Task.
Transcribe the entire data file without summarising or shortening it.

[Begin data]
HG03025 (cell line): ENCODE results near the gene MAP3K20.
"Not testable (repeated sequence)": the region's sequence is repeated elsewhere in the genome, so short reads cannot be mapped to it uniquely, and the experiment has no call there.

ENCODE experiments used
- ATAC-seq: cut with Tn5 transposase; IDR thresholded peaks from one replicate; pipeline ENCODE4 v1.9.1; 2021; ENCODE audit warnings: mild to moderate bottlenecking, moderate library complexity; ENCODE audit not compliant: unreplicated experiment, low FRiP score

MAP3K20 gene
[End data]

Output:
HG03025 (cell line): ENCODE results near the gene MAP3K20.
"Not testable (repeated sequence)": the region's sequence is repeated elsewhere in the genome, so short reads cannot be mapped to it uniquely, and the experiment has no call there.

ENCODE experiments used
- ATAC-seq: cut with Tn5 transposase; IDR thresholded peaks from one replicate; pipeline ENCODE4 v1.9.1; 2021; ENCODE audit warnings: mild to moderate bottlenecking, moderate library complexity; ENCODE audit not compliant: unreplicated experiment, low FRiP score

MAP3K20 gene